How are carbohydrates converted into energy?
Q: I am 21 years old. In how much time do carbohydrates consumed start releasing energy they are converted into fats? What is better, eating sugar-porridge in the morning and then going to the gym in the evening or eating the same an hour or two before going to the gym?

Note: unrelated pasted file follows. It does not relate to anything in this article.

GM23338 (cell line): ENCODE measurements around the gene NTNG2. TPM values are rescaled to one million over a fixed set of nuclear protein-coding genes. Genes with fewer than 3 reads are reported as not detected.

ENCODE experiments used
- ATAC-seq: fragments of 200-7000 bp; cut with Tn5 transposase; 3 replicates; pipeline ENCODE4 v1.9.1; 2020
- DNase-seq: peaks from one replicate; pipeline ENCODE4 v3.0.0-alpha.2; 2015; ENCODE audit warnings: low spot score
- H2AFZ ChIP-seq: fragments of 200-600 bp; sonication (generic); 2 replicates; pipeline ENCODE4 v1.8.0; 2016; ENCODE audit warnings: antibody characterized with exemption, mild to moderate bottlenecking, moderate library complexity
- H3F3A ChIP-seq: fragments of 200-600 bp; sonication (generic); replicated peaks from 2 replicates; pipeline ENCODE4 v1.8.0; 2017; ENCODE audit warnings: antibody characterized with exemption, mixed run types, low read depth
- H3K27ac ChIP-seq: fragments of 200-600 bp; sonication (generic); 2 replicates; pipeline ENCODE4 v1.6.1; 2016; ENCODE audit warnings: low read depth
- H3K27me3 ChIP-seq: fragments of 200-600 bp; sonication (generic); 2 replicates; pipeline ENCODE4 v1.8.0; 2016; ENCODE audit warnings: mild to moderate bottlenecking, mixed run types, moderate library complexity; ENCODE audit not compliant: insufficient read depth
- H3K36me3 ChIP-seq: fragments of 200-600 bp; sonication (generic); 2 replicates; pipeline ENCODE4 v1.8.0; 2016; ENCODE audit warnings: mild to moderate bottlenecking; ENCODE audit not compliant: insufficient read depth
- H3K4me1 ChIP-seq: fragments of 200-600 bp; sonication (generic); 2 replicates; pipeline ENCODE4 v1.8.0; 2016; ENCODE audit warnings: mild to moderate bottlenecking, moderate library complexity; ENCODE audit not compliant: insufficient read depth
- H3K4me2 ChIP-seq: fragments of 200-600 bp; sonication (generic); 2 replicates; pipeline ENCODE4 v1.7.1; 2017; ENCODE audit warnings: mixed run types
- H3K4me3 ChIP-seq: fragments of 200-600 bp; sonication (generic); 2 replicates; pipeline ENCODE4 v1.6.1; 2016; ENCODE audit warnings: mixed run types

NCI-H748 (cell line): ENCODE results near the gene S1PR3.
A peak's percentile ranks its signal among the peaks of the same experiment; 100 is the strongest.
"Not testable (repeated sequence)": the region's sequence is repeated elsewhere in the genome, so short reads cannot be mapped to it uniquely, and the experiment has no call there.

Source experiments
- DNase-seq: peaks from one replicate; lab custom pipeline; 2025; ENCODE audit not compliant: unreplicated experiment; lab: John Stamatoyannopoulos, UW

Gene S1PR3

A:Carbohydrates provide most of the calories for normal daily activities, becoming even more important as a fuel source during exercise. They contain 4 calories per gram, and provide between 40 and 60% of the calories in a normal diet. The basic building blocks of all carbohydrates are single sugar molecules (monosaccharides or simple sugars) made up of 6 carbon units. The linking of two monosaccharides results in a disaccharide, while long chains of sugar molecules (made up of multiples of the 6 carbon units) are referred to as complex carbohydrates or polysaccharides. During digestion, these complex carbohydrates are broken down into simple sugars, absorbed, and transported to the cells in the blood. These sugar molecules are either metabolised immediately to provide energy for the cell or stored in liver and muscle cells as glycogen (polysaccharide) to be used for future energy needs. The digestive system handles all carbohydrates in much the same way - it breaks them down (or tries to break them down) into single sugar molecules, since only these are small enough to cross into the bloodstream. It also converts most digestible carbohydrates into glucose (also known as blood sugar), because cells are designed to use this as a universal energy source. Most dietary carbohydrates are in the form of the two monosaccharides - sucrose (found in table or cane sugar, apples, bananas, oranges) and lactose (milk sugar found in dairy products), or complex carbohydrates (starches) which are primarily supplied by grains. Before they can be absorbed from the intestinal tract, all disaccharides and complex carbohydrates must first be digested and converted back to a monosaccharide sugar form. Monosaccharides, the single sugar molecules, deliver energy to the body quickly as they do not need to be broken down (digested) into smaller pieces before absorption takes place. Glucose and fructose are the two most common monosaccharides in our diet. Carbohydrates can be rated by their glycaemic index (GI) which is the rate at which oral carbohydrates are absorbed into the blood stream (and thus are available as an energy source for exercising muscle). The higher the glycaemic index, the more rapidly the blood sugar will respond to what is eaten. Simple (or single molecule) sugars are generally the most quickly absorbed, but some complex (multiple molecule) carbohydrates can elevate the blood sugar almost as quickly. It has been found that a carbohydrate-rich diet consumed for 3 days prior to endurance exercise (cycling, swimming or running), accompanied by a decrease in training intensity, results in increased muscle glycogen concentrations of the same magnitude as those achieved with the traditional carbohydrate loading procedure. In contrast, multiple-sprint sports (such as football, hockey, tennis, basketball) that involve a mixture of brief periods of exercise of maximum intensity followed by recovery periods of rest or light activity, and last up to 90 minutes are not be improved by carbohydrate loading. Low glycaemic index carbohydrate (lentils) improve endurance capacity to a greater extent than the high glycemic index food (potatoes and glucose).